Mediterranean cork oak savannas require human use to sustain biodiversity and ecosystem services

  
Frontiers in Ecology and the Environment, Vol. 9, No. 5. (10 June 2011), pp. 278-286, https://doi.org/10.1890/100084

Abstract

Mediterranean cork oak savannas, which are found only in southwestern Europe and northwestern Africa, are ecosystems of high socioeconomic and conservation value. Characterized by sparse tree cover and a diversity of understory vegetation – ranging from shrub formations to grasslands – that support high levels of biodiversity, these ecosystems require active management and use by humans to ensure their continued existence. The most important product of these savannas is cork, a non-timber forest product that is periodically harvested without requiring tree ...

 

Resprouting of Quercus suber in NE Spain after fire

  
Journal of Vegetation Science, Vol. 8, No. 5. (1997), pp. 703-706, https://doi.org/10.2307/3237375

Abstract

Abstract. Many Mediterranean species have evolved strategies that allow them to survive periodic wildfires. Quercus suber trees resprout after fire, some from stem buds and others from basal buds only. In the former case the canopy recovers quickly. In the latter case the stem dies but the tree survives and regrows from basal sprouts. The probability of stem death and the degree of height recovery were studied after a fire in a Q. suber forest in NE Spain using logistic regression ...

 

Are wildfires a disaster in the Mediterranean basin? – A review

  
International Journal of Wildland Fire, Vol. 17, No. 6. (2008), 713, https://doi.org/10.1071/wf07151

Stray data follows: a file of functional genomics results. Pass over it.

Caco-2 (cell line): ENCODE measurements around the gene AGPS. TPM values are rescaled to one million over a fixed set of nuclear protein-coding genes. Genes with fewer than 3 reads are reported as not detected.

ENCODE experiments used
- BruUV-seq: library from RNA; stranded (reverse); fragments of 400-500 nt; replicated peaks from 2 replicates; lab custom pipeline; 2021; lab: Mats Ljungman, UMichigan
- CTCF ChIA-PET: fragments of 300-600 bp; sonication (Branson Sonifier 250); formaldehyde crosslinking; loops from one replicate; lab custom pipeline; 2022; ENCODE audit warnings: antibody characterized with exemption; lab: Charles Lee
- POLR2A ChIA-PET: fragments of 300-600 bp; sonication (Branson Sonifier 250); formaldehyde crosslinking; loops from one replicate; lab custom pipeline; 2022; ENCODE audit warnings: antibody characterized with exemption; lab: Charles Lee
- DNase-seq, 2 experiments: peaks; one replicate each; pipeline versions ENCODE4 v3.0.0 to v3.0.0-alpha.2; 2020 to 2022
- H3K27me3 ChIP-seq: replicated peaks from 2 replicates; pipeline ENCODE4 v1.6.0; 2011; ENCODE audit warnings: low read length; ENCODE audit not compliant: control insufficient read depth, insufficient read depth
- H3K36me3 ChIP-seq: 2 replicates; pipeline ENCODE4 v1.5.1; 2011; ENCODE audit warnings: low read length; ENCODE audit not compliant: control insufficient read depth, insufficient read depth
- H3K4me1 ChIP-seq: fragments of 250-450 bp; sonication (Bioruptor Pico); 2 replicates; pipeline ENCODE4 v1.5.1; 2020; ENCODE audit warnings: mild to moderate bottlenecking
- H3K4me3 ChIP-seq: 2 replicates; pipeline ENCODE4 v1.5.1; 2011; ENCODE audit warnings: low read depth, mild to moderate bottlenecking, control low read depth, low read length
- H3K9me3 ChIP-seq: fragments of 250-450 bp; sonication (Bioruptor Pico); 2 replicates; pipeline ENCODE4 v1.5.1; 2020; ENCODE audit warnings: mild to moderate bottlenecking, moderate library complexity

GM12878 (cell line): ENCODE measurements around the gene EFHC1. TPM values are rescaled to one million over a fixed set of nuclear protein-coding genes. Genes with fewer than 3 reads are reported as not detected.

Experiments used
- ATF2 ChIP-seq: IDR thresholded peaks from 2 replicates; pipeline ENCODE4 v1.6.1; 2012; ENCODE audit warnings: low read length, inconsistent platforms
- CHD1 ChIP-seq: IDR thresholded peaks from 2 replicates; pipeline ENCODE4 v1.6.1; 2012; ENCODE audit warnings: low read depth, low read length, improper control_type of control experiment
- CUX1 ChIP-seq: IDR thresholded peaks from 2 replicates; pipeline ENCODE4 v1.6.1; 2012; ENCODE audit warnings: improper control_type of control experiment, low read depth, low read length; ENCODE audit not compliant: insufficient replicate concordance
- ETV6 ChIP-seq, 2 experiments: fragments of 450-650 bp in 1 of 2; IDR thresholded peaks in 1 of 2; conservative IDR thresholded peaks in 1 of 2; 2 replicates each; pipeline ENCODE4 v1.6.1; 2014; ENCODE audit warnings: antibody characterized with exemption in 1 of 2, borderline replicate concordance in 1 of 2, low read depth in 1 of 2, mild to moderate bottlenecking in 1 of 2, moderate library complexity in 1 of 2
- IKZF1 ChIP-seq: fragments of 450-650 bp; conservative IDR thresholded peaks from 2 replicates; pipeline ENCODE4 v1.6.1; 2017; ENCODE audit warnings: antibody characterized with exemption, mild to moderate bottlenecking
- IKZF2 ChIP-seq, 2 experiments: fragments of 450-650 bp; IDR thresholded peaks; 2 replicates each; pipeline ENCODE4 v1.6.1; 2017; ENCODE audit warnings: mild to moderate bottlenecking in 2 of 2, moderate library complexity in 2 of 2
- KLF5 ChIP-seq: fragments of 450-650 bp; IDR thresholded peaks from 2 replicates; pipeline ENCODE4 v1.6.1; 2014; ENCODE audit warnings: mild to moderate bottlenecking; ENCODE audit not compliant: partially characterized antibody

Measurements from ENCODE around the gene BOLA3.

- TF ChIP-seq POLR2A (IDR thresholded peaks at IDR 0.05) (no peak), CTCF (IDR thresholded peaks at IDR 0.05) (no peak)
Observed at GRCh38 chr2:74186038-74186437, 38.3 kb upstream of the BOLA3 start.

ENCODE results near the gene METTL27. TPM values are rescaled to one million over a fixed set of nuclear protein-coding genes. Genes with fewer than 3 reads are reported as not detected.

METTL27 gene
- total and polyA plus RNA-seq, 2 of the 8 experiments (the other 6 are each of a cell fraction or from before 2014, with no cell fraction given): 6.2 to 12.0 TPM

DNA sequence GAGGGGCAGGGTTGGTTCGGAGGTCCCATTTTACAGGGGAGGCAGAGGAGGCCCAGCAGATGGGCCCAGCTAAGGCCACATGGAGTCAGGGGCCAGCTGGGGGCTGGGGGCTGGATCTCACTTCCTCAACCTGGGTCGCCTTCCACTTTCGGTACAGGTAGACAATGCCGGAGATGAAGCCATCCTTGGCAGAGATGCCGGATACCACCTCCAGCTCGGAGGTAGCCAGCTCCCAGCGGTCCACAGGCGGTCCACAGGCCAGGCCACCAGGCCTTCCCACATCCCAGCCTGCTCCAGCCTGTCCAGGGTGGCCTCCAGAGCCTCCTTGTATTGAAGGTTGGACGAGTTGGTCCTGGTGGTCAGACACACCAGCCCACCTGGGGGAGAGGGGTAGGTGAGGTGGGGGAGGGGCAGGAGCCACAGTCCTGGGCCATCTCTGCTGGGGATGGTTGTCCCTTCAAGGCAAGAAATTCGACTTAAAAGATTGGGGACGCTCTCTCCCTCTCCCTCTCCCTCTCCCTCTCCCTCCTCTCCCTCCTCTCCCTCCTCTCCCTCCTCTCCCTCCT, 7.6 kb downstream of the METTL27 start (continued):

Abstract

Evolutionary and paleoecological studies suggest that fires are natural in the Mediterranean basin. However, the important increase in the number of fires and area burned during the 20th century has created the perception that fires are disasters. In the present paper, we review to what extent fires are generating ecological disasters in the Mediterranean basin, in view of current fire regimes and the long-term human pressure on the landscapes. Specifically, we review studies on post-fire plant regeneration and soil losses. The ...

 

Species richness patterns in the understorey of Pyrenean Pinus sylvestris forest

  
Journal of Vegetation Science, Vol. 5, No. 4. (1994), pp. 517-524, https://doi.org/10.2307/3235978

Abstract

Abstract. Species richness was studied in the understorey of natural Pinus sylvestris forest in the eastern Pyrenees. Understorey plant species were grouped in three structural groups as woody species, herbs and mosses. The response curves of total species richness and species richness of each structural group were fitted against environmental and stand-structural parameters, using Generalized Linear Models. The results suggested that, to predict species richness, environmental parameters were more important than tree-canopy structural parameters, in particular incoming radiation and soil ...